A great deal of attention is focused on tracking performance, transactions, and the value of investments. Brokerage clerks are responsible for the majority of the daily operations and for processing much of the paperwork that is generated. These positions are often considered entry-level jobs with the potential for promotion into securities sales and even into higher positions. For example, a sales assistant takes calls from clients, writes up the order, processes the paperwork, and keeps clients updated on their portfolio's performance. With experience and a license to buy and sell securities, brokerage clerks can be promoted into higher-level sales positions.
The largest number of people employed in the securities and commodities industry can be found in three occupations: securities, commodities, and financial services sales. These careers involve buying and selling shares of stocks, mutual funds, and other financial services. The majority of these workers are sales representatives who work directly with individual investors. They are known as brokers, account executives, or financial consultants. Securities and commodities brokers differ in the investments they buy and sell. Securities brokers typically buy and sell stocks, bonds, and mutual funds. Commodities brokers buy and sell futures contracts for metals, energy supplies such as oil, and agricultural products. In addition to buying and selling securities, brokers can advise and educate their clients on investments, saving for retirement, and tolerance for risk. Overall, brokers spend a great deal of time marketing their services and products in order to establish a strong customer following.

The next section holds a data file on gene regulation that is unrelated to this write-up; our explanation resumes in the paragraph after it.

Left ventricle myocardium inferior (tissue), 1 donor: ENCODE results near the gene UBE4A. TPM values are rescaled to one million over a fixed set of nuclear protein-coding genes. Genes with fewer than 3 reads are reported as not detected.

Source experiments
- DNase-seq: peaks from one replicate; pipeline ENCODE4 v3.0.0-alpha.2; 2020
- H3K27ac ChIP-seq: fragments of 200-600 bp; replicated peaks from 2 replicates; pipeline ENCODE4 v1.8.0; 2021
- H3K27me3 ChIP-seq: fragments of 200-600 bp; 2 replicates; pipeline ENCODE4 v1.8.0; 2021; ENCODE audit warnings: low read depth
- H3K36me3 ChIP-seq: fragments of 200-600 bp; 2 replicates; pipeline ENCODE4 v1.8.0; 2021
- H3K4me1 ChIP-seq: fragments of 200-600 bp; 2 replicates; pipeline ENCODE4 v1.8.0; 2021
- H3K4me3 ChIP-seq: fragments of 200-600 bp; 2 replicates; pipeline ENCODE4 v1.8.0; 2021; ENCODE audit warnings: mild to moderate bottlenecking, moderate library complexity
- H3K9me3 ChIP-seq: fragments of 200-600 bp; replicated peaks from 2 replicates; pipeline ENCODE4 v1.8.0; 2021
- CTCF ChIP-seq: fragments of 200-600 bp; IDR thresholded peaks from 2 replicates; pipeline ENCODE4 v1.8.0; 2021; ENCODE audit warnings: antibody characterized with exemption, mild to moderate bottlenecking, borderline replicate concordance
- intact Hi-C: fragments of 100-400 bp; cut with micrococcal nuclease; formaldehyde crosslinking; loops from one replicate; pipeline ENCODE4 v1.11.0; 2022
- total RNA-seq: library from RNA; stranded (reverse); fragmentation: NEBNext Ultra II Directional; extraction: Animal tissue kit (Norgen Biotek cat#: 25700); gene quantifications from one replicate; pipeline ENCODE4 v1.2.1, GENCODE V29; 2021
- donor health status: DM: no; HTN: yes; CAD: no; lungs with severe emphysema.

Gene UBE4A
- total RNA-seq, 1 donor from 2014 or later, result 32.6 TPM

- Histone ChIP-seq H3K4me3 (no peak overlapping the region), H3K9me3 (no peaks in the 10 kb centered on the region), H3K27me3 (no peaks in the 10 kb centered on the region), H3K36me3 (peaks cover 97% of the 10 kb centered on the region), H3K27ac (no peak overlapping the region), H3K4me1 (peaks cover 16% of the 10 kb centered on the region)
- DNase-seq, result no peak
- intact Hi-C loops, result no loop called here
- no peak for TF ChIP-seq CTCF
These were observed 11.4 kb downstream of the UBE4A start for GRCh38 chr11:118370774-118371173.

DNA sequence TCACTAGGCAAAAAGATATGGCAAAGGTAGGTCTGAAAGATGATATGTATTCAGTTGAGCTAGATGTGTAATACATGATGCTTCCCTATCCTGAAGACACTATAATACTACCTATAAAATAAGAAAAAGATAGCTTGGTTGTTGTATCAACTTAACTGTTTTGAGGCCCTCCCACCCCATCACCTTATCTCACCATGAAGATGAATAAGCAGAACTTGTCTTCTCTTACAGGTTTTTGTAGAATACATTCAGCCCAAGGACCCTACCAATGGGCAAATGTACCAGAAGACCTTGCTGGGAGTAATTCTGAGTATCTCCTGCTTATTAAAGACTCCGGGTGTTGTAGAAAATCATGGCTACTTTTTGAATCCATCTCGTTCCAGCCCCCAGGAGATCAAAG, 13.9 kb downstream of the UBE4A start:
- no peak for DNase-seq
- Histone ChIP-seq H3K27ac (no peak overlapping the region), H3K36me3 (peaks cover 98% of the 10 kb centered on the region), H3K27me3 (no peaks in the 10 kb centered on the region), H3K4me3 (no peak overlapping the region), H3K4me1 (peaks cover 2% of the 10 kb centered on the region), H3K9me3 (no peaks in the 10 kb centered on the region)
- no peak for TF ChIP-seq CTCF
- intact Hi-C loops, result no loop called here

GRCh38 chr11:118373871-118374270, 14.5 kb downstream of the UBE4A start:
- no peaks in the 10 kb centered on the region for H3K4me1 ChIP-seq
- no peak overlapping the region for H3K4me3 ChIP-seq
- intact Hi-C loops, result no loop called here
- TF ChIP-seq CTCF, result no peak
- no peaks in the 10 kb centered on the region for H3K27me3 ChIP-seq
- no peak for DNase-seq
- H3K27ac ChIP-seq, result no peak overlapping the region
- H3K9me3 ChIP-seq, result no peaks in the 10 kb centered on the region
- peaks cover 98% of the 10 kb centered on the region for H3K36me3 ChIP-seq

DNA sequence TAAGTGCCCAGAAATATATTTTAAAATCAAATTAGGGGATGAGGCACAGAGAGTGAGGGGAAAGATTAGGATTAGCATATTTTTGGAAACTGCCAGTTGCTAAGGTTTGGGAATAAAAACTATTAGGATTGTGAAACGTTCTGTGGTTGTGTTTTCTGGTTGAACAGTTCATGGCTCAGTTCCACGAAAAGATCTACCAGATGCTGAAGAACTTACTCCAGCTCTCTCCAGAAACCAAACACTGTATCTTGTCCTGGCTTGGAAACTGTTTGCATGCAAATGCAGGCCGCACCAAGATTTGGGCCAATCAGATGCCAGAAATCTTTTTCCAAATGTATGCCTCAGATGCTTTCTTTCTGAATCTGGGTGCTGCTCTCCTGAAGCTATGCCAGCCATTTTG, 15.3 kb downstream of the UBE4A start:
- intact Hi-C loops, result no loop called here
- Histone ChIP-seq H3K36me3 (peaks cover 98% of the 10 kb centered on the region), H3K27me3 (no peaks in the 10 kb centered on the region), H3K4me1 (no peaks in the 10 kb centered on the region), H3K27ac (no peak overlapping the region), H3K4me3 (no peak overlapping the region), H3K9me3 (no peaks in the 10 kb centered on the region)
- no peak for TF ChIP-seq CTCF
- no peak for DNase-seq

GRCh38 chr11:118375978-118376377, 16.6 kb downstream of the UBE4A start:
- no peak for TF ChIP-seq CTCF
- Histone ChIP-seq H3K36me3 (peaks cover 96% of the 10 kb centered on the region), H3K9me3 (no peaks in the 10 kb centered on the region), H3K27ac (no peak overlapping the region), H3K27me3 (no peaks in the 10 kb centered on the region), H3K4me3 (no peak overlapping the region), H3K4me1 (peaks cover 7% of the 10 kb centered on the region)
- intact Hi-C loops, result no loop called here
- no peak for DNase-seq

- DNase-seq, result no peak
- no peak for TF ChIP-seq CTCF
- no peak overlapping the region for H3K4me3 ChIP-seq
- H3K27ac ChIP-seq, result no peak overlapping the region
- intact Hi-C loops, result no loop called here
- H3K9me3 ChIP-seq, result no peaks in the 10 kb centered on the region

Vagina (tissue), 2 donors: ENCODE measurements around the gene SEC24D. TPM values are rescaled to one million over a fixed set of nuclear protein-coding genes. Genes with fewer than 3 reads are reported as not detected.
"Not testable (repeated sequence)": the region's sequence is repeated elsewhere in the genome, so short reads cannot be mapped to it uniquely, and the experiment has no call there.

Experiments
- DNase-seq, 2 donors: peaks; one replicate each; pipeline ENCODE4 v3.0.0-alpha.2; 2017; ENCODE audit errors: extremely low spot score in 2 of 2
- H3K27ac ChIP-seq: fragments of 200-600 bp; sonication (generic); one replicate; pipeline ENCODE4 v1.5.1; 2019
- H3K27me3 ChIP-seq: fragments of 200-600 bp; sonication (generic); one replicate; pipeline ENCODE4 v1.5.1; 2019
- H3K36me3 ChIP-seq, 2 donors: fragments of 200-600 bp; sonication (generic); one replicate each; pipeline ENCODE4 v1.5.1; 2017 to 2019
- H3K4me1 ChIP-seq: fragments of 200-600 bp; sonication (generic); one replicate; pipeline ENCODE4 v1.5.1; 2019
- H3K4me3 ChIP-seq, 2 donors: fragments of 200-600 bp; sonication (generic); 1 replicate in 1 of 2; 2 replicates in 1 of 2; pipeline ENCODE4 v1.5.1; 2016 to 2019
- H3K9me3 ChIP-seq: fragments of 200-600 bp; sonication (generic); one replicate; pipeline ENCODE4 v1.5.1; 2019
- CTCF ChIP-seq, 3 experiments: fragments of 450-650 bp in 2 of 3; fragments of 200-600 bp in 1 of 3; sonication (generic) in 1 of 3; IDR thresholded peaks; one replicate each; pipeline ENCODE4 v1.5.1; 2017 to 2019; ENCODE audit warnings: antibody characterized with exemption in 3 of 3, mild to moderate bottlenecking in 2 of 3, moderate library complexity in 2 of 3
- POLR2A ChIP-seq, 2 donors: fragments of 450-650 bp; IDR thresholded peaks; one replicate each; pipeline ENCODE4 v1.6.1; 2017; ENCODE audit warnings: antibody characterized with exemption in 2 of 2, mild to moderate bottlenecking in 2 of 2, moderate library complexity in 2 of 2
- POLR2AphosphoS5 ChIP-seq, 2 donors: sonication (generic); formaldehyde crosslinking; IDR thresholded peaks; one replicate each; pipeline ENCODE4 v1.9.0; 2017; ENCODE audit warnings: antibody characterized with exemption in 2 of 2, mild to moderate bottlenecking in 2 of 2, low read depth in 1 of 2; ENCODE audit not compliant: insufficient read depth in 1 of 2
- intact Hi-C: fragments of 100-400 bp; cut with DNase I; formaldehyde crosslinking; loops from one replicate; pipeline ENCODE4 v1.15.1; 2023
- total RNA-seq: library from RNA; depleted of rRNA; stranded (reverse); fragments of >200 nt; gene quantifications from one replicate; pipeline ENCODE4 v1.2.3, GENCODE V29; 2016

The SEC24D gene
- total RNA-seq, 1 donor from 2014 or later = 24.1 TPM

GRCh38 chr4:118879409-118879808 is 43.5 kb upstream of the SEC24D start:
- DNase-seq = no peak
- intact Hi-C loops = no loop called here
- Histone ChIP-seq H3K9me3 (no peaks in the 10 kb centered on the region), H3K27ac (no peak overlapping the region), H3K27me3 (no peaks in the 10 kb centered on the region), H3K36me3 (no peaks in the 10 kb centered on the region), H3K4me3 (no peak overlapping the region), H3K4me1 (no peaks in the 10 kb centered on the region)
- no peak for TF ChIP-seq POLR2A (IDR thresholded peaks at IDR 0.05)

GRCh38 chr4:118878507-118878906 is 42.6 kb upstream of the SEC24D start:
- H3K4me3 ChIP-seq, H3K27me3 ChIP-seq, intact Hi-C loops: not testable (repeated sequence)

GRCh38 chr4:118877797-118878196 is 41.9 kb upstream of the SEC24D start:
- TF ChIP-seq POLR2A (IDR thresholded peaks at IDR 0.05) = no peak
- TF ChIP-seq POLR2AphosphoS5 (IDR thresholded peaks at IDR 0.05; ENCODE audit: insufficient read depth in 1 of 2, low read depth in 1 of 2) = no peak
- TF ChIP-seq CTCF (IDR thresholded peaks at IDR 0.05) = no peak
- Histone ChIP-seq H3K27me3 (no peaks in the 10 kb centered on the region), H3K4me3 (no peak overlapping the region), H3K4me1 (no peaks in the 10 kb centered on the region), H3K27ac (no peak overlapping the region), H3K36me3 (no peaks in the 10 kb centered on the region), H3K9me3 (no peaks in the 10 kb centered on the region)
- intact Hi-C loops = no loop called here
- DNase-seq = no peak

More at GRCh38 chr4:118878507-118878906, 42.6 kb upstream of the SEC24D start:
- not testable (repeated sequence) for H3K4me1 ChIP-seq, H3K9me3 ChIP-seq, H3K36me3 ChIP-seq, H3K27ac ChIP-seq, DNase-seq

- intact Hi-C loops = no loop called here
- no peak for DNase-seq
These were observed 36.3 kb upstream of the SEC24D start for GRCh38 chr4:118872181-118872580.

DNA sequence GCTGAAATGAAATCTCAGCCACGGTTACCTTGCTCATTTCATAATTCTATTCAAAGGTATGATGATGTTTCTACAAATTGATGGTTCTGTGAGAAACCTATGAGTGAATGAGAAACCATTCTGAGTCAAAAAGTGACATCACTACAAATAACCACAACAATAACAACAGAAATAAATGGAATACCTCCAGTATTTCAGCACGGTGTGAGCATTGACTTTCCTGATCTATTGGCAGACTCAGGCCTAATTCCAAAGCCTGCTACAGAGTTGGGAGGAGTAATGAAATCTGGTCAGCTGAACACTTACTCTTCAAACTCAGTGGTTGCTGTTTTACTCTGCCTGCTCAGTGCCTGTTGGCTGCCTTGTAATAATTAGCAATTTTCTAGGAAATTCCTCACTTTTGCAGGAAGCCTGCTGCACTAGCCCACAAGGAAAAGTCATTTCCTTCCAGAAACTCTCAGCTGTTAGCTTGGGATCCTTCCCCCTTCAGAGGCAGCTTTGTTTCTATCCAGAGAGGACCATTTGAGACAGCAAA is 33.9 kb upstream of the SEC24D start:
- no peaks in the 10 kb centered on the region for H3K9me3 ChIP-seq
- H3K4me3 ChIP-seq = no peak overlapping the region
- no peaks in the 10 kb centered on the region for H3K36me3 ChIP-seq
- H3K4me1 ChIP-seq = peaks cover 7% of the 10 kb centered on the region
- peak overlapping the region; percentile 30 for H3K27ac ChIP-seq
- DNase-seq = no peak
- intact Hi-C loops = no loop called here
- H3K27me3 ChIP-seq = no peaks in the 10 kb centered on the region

Financial planners go a step further in advising and educating their clients. They often provide advice on investments, investing for retirement, tax planning, and employee benefits. Their strategy tends to be more of a comprehensive approach to advising clients on financial matters when compared to brokers. These planners can also buy and sell stock, mutual funds, bonds, and annuities.
Investment bankers and financial analysts make recommendations about potential profits from investments in specific companies by reviewing the companies' financial records and evaluating market trends. They also play a very important role in determining the market value for stocks that are traded publicly or stocks being purchased when a company is merging with or acquiring another company. Financial analysts often specialize in a specific industry sector, such as technology stocks.
Another career in the securities and commodities area of the finance industry is that of portfolio manager. These finance professionals are responsible for investing large amounts of money. The portfolios they manage are often mutual funds, pension funds, trust funds, and funds for individuals who are investing very large amounts of money. Most importantly, portfolio managers must have a clear understanding of a mutual fund's or a client's investment goals in order to ensure that the investment decisions they make meet the financial goals and guidelines set by the mutual fund or client.